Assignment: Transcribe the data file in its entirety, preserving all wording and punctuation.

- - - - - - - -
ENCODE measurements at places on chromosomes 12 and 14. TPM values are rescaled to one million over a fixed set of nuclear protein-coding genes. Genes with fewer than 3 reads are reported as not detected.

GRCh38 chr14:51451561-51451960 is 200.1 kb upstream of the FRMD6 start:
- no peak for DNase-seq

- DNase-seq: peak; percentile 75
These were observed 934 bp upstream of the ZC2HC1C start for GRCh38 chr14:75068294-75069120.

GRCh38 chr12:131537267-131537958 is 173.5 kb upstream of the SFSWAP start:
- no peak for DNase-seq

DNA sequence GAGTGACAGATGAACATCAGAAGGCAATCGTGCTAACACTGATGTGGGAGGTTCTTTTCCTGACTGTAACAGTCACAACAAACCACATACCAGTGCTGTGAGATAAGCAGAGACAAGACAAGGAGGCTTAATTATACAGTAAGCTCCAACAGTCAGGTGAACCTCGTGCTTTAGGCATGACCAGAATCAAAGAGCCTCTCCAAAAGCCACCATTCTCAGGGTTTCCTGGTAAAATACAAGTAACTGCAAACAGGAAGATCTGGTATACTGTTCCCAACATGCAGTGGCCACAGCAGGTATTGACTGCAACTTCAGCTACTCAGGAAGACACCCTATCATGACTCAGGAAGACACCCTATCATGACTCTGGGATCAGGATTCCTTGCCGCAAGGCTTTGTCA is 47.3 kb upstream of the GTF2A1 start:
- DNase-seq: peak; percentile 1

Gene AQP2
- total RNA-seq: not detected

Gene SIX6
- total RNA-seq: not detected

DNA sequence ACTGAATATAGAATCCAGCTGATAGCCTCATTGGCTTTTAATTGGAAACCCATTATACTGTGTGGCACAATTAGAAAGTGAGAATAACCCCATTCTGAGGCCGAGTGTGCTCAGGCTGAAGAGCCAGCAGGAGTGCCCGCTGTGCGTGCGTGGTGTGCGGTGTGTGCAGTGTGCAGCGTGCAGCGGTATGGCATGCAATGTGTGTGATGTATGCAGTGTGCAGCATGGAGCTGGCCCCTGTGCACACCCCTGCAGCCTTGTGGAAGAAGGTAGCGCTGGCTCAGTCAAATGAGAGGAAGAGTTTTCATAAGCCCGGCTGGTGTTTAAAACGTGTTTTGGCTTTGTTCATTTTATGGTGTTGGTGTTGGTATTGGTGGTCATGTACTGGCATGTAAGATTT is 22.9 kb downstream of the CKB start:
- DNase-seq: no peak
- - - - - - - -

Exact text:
ENCODE measurements at places on chromosomes 12 and 14. TPM values are rescaled to one million over a fixed set of nuclear protein-coding genes. Genes with fewer than 3 reads are reported as not detected.

GRCh38 chr14:51451561-51451960 is 200.1 kb upstream of the FRMD6 start:
- no peak for DNase-seq

- DNase-seq: peak; percentile 75
These were observed 934 bp upstream of the ZC2HC1C start for GRCh38 chr14:75068294-75069120.

GRCh38 chr12:131537267-131537958 is 173.5 kb upstream of the SFSWAP start:
- no peak for DNase-seq

DNA sequence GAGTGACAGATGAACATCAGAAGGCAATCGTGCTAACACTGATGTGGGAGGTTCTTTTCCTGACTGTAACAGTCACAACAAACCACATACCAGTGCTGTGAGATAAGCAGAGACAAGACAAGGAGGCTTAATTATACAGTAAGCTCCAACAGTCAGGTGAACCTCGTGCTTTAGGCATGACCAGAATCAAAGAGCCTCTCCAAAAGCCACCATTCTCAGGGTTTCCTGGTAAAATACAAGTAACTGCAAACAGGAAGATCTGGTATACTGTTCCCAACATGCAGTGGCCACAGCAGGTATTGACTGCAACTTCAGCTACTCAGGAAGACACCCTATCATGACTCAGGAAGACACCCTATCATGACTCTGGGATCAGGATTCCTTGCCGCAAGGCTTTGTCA is 47.3 kb upstream of the GTF2A1 start:
- DNase-seq: peak; percentile 1

Gene AQP2
- total RNA-seq: not detected

Gene SIX6
- total RNA-seq: not detected

DNA sequence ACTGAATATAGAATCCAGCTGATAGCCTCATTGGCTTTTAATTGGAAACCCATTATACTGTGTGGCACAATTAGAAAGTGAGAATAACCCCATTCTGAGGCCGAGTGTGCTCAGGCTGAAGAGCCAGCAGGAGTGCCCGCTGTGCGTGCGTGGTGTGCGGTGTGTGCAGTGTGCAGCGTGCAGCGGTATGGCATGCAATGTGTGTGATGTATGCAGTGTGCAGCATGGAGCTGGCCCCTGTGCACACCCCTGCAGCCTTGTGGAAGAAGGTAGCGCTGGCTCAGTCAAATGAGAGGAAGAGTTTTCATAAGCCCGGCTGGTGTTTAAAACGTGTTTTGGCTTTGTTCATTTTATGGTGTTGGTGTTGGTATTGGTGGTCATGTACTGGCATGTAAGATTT is 22.9 kb downstream of the CKB start:
- DNase-seq: no peak